Patrick Kane scored a pair of goal and Corey Crawford stopped 24 of 25 shots, leading the Chicago Blackhawks to a 3-1 win over the Boston Bruins, giving the Blackhawks a 3-2 lead in the Stanley Cup Final.
Kane, who scored two goals in the first 14 games of this playoff season, has now tallied seven goals in the last seven games and registered a game-high six shots on goal.
Bruins captain Zdeno Chara, on for five of six goals against in Game Four, was also on for all three Chicago goals in Game Six; both goals by Kane and the empty-net goal by David Bolland. Chara did score Boston's only goal, with a rocket of a slapshot from the face-off dot over Corey Crawford's glove but Chara connecting on that shot, from that spot, was pretty much a no-doubter.
The Blackhawks didn't shy away from their success going after Chara in Game Four and continued to try and attack him with speed in Game Five. It's not a surefire path to success, but with Bryan Bickell trying to providea a physical presence against the league's most imposing physical specimen, there are more opportunities for Jonathan Toews and Patrick Kane.
In some ways, Bickell's attempts to get after Chara remind me of Lightning left winger Ryan Malone in the 2011 playoffs. The Bruins won that series, in seven games, and Malone made sure to get in Chara's face as often as possible throughout. It doesn't guarantee success but, with Chara logging more minutes than any other player in the playoffs, it can pay to make those minutes as hard as possible.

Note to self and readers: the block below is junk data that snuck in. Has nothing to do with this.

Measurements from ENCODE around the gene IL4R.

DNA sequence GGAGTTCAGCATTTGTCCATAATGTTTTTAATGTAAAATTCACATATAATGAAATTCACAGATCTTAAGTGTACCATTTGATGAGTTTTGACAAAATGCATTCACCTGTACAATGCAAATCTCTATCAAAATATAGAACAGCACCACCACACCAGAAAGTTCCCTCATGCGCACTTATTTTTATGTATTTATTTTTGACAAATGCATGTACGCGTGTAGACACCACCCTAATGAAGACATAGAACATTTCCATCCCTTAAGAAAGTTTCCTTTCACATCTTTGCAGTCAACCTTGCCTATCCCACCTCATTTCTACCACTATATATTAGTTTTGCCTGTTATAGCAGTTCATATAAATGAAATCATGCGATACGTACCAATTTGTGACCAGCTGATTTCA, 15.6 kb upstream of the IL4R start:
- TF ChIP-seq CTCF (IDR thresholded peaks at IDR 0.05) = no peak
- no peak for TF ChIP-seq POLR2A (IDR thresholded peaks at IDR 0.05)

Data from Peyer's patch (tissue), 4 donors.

The story of Game Five, however, was that both teams lost premier centres to injury.
Boston's Patrice Bergeron played 6:06 before he left with what appeared to be, although unknown, an upper body injury. Toews didn't take a shift in the third period, finishing the game with a pair of assists, a plus-2 rating and 9-for-12 (75.0%) on faceoffs.
With Bruins faceoff ace Bergeron out, David Krejci went 2-for-13 (15.4%) in the circle.
Carl Soderberg made his playoff debut for the Bruins. The 27-year-old had 60 points in 54 games in the Swedish Elite League this season, before joining the Bruins late in the year, scoring two points in six games. With Bergeron out, Soderberg ended up playing 14:16, which ranked seventh among Boston forwards.
The series returns to Boston for Game Six, but the chances for either team will depend greatly on the presence of Bergeron or Toews, two of the game's best two-way centres. If both are out, then each team has to juggle lines and hope that players lower on the depth chart can fill the void. If one returns, however, that's a decided advantage for the team that gets their player back.
Momentum might appear to be with the Blackhawks at this point, with back-to-back wins, but there have been ebbs and flows throughout this series. Game Six, on Monday will be a new day. More than anything, it may depend on who will be able to show up for it that will make the difference.